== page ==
In a 5-quart lidded, but not airtight food container, whisk together the flour, yeast, salt, and vital wheat gluten.
Add the liquid ingredients and mix without kneading, using a spoon, a 14-cup food processor (with dough attachment) or a heavy-duty stand mixer with paddle. You might need to use wet hands to get the last bit of flour to incorporate if you are not using a machine.
Cover, and allow the dough to rest at room temperature until it rises and collapses (or flattens on top), ~ 2 hours
The dough can be used immediately after the initial rise, though it is easier to handle when cold. Refrigerate and use it over the next 7 days.
On baking day, dust the surface of the refrigerated dough with flour and cut off a 1 lb (grapefruit size) piece. Dust the piece with more flour and quickly shape it into a ball by stretching the surface of the dough around to the bottom on all four sides, rotating the ball ¼ turn as you go
Elongate the ball into a narrow oval. Allow the loaf to rest, loosely covered with plastic wrap on a pizza peel prepared with cornmeal or lined with parchment paper for 90 minutes. (40 minutes if you are using fresh, unrefrigerated dough. Alternatively, you can rest the loaf on a silicone mat or greased cookie sheet without using a pizza peel.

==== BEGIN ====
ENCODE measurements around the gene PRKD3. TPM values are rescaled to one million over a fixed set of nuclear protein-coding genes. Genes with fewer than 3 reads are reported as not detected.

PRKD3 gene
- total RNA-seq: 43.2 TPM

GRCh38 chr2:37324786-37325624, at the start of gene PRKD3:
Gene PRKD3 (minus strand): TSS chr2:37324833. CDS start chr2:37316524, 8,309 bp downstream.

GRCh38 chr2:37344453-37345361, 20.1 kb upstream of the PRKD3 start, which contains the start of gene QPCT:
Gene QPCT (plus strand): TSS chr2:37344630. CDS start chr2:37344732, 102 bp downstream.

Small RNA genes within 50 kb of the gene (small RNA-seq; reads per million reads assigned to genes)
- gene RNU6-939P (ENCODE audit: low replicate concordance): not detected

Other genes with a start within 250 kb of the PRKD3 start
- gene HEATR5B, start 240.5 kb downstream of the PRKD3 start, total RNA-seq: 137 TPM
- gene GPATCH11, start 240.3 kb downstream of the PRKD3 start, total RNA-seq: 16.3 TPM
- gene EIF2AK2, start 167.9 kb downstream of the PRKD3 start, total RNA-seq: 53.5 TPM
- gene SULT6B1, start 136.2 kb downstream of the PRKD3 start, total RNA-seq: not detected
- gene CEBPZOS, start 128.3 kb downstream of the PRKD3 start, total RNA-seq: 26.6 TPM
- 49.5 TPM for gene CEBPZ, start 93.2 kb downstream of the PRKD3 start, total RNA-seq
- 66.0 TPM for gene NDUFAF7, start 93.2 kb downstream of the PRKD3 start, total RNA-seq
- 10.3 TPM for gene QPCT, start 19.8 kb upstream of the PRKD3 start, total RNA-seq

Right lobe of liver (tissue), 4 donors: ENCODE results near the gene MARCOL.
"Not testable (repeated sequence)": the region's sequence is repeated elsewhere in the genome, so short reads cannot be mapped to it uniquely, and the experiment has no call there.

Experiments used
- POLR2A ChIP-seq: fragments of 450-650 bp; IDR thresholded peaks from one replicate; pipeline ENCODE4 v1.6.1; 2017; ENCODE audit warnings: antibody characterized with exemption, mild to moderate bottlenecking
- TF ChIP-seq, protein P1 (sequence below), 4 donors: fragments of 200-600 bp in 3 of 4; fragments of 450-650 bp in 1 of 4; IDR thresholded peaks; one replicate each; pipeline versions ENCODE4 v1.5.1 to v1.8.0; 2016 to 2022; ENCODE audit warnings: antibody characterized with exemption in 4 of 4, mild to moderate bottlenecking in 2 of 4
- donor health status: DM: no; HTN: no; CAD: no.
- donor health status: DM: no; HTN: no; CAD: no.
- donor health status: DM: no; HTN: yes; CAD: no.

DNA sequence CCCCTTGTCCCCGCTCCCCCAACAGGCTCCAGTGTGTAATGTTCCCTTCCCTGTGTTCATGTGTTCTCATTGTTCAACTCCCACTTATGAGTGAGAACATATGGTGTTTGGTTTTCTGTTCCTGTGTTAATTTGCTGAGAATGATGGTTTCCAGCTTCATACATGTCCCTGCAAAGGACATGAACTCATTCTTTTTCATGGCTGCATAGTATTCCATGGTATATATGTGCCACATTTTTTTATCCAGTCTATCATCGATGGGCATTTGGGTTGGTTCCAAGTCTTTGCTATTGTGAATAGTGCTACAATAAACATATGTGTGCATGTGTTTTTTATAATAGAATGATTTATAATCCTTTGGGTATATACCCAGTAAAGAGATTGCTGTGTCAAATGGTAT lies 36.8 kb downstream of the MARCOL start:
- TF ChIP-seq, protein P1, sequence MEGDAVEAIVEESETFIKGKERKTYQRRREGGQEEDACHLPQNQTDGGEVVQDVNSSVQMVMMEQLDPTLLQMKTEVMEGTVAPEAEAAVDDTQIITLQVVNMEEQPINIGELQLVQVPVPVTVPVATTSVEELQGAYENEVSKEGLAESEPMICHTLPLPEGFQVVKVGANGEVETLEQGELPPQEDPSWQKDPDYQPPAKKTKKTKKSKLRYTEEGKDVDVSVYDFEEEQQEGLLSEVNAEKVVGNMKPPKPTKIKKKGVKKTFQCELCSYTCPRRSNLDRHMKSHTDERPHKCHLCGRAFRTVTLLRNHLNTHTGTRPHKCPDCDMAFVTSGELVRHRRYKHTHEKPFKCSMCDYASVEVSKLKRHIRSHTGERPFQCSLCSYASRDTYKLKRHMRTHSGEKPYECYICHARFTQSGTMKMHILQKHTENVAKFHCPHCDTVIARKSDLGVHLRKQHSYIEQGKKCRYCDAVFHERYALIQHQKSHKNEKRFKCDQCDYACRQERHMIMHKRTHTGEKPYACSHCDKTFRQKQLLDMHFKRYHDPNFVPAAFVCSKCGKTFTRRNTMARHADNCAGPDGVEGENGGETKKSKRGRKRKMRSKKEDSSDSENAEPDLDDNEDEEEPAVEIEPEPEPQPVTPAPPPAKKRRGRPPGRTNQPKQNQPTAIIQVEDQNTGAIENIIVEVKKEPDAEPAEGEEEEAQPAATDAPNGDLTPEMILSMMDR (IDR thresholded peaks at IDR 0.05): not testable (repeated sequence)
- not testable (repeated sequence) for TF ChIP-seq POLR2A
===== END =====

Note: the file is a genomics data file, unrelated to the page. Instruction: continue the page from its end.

Thirty minutes before baking time, preheat the oven to 450° F, with a baking stone placed in the middle oven rack. Place an empty metal broiler tray on any other rack that won’t interfere with the rising of the bread.
just before baking, use a pastry brush to paint the top with water. Slash the loaf 1/4” deep parallel cuts – using a serrated bread knife.
Slide the loaf directly onto the hot stone. Pour 1 cup hot tap water into the broiler tray and quickly close the oven door. Bake for about 30 minutes until richly browned and firm. If you used parchment paper or a cookie sheet, carefully remove it and bake the loaf directly on the stone or an oven rack ⅔ of the way through the baking time. Smaller or larger loaves will require adjustments in resting and baking time.
Allow the bread to cool on a rack before slicing and eating.**Makes enough dough for at least four 1-lb loaves. The recipe is easily doubled or halved. I also use this dough to make focaccia and pizza crusts.